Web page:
Pookkalam, thalappoli, kasavu mundus, sadya and of course, Maveli. All the customary touches from God's Own Country were in full display as New England Malayalee Association (NEMA) celebrated Onam 2013 at Lexington High School, Mass, on Saturday, Sept. 14.
The daylong Onam festivities began at 11.30 am, with the Onam sadya, a traditional lunch complete with all the fixings served on an American version of the banana leaf. It did not take long for people to line the hallways of the school as they waited for their turn to be seated for lunch, which lasted a few hours, given the large numbers. "We got way many more people than expected," said emcee Sabari Nair, as he addressed the audience during the entertainment segment in the afternoon. According to NEMA, a record 550 people attended the Onam celebrations this year.
A ceremonial procession that symbolized Maveli's homecoming, complete with live music, launched the afternoon's entertainment programs. The numerous music and dance performances that followed offered ample evidence of local talent. Although technical difficulties slowed down the initial part of the afternoon programs, the team of performers, including toddlers, soldiered on despite the issues. It was also heartening to see most of the audience stay put to encourage the performers as volunteers worked to resolve the technical difficulties. It was smooth sailing when members from Nashua Ladies took to the stage to present "Neram Poyi," a folk dance that stood out for its choreography. Duets by the Muhaseen team as well as by Sunil Nambiar and Reshma Nair recaptured some of the magic of hit songs from Malayalam movies.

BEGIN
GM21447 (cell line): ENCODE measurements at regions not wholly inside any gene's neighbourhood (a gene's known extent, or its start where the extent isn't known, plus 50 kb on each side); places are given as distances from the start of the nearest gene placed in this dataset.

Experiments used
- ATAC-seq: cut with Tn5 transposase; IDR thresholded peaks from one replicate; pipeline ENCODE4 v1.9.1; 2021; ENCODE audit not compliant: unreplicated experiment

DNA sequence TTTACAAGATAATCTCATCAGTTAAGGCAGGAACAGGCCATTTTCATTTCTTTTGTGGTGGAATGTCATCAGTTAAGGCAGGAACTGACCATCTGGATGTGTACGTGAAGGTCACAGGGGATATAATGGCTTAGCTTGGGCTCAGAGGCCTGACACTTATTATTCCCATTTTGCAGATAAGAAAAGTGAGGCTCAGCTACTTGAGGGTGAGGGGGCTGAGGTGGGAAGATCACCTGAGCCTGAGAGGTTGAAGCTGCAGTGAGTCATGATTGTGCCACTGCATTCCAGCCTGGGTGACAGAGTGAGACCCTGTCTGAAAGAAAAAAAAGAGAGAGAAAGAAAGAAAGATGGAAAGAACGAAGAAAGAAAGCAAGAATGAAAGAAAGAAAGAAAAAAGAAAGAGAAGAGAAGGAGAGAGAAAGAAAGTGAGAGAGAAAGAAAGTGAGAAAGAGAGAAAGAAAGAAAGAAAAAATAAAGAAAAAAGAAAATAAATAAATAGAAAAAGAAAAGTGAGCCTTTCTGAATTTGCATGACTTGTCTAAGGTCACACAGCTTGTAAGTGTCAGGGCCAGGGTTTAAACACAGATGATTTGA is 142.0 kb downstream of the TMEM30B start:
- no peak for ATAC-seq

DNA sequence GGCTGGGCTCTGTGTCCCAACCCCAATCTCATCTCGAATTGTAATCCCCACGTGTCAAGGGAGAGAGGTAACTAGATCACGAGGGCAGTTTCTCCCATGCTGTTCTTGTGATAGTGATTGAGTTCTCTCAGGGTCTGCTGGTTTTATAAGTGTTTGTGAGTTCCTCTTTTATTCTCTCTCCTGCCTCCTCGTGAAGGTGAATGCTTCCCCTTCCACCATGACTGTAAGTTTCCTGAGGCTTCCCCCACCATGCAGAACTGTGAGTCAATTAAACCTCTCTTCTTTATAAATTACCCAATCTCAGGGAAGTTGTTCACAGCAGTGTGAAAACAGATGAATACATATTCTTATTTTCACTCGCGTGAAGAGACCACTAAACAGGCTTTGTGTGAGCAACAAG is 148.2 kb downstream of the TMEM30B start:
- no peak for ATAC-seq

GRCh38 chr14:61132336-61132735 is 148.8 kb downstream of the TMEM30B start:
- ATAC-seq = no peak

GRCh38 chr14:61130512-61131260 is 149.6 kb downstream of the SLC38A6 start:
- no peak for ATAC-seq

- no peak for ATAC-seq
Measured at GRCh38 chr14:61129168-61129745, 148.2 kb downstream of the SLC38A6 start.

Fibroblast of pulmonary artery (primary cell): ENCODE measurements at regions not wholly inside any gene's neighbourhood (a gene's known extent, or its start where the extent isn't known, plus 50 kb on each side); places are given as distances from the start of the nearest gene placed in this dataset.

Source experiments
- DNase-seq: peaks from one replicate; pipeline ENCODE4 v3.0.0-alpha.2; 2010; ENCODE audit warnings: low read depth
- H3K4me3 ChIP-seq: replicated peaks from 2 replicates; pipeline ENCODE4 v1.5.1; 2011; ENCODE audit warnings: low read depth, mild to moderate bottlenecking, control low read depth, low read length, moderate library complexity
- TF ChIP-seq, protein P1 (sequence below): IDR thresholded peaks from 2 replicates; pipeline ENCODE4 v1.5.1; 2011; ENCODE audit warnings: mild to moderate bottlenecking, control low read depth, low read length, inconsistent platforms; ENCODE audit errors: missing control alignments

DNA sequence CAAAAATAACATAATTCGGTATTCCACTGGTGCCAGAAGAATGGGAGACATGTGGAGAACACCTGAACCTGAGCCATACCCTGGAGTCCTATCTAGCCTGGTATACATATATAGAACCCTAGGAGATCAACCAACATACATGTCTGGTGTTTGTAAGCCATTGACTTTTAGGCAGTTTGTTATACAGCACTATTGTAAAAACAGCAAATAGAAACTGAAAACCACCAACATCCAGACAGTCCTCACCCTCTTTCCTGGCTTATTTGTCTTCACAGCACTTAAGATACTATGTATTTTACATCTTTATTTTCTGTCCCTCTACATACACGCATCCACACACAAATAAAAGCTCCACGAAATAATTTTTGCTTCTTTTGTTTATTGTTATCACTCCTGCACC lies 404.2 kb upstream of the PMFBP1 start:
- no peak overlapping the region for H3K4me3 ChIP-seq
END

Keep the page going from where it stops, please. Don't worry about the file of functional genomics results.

With years of celebrations under its belt, NEMA has brought marquee names for its evening entertainment for Onam. This year, it was musician Franco and violinist Manoj George who delivered music performances, including an appropriately moving violin rendition of "Chethi Mandaram Thulasi." The events of the day culminated with a Kathakali performance by artists from Kerala Kalamandalam, retelling the story of "Damayanthi and the Woodsman," from Nalacharitam. It was a long wait indeed for this pièce de résistance of the day, but well worth it for the community that had gathered for the celebrations.